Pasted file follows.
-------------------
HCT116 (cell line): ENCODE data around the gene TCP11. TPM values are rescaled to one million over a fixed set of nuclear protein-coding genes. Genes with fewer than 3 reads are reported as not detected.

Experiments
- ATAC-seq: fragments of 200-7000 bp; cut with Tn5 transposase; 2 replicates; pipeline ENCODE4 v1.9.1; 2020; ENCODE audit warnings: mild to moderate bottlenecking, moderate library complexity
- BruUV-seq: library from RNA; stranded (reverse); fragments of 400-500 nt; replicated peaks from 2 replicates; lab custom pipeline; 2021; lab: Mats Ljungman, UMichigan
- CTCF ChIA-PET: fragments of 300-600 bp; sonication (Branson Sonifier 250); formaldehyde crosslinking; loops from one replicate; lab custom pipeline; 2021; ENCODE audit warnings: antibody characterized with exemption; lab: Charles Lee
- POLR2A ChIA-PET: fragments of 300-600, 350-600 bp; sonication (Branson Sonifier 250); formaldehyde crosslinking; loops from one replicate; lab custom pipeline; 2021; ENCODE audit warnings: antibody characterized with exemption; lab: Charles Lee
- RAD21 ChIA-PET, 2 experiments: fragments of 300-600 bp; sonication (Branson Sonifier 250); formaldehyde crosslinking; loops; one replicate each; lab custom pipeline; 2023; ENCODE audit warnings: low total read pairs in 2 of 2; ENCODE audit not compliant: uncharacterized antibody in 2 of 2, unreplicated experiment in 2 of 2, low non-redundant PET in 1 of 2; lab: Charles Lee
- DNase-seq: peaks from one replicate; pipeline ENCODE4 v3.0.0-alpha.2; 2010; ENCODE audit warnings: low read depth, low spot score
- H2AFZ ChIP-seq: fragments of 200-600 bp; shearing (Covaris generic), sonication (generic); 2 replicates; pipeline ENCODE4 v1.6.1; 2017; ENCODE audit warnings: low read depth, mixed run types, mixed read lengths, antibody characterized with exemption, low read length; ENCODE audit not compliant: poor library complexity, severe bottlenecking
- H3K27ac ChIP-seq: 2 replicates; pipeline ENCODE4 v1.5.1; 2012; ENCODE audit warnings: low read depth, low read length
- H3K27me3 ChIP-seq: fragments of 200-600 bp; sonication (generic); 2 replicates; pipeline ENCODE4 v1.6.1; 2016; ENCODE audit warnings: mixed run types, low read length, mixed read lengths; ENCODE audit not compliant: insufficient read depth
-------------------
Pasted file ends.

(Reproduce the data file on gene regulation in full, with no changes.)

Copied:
HCT116 (cell line): ENCODE data around the gene TCP11. TPM values are rescaled to one million over a fixed set of nuclear protein-coding genes. Genes with fewer than 3 reads are reported as not detected.

Experiments
- ATAC-seq: fragments of 200-7000 bp; cut with Tn5 transposase; 2 replicates; pipeline ENCODE4 v1.9.1; 2020; ENCODE audit warnings: mild to moderate bottlenecking, moderate library complexity
- BruUV-seq: library from RNA; stranded (reverse); fragments of 400-500 nt; replicated peaks from 2 replicates; lab custom pipeline; 2021; lab: Mats Ljungman, UMichigan
- CTCF ChIA-PET: fragments of 300-600 bp; sonication (Branson Sonifier 250); formaldehyde crosslinking; loops from one replicate; lab custom pipeline; 2021; ENCODE audit warnings: antibody characterized with exemption; lab: Charles Lee
- POLR2A ChIA-PET: fragments of 300-600, 350-600 bp; sonication (Branson Sonifier 250); formaldehyde crosslinking; loops from one replicate; lab custom pipeline; 2021; ENCODE audit warnings: antibody characterized with exemption; lab: Charles Lee
- RAD21 ChIA-PET, 2 experiments: fragments of 300-600 bp; sonication (Branson Sonifier 250); formaldehyde crosslinking; loops; one replicate each; lab custom pipeline; 2023; ENCODE audit warnings: low total read pairs in 2 of 2; ENCODE audit not compliant: uncharacterized antibody in 2 of 2, unreplicated experiment in 2 of 2, low non-redundant PET in 1 of 2; lab: Charles Lee
- DNase-seq: peaks from one replicate; pipeline ENCODE4 v3.0.0-alpha.2; 2010; ENCODE audit warnings: low read depth, low spot score
- H2AFZ ChIP-seq: fragments of 200-600 bp; shearing (Covaris generic), sonication (generic); 2 replicates; pipeline ENCODE4 v1.6.1; 2017; ENCODE audit warnings: low read depth, mixed run types, mixed read lengths, antibody characterized with exemption, low read length; ENCODE audit not compliant: poor library complexity, severe bottlenecking
- H3K27ac ChIP-seq: 2 replicates; pipeline ENCODE4 v1.5.1; 2012; ENCODE audit warnings: low read depth, low read length
- H3K27me3 ChIP-seq: fragments of 200-600 bp; sonication (generic); 2 replicates; pipeline ENCODE4 v1.6.1; 2016; ENCODE audit warnings: mixed run types, low read length, mixed read lengths; ENCODE audit not compliant: insufficient read depth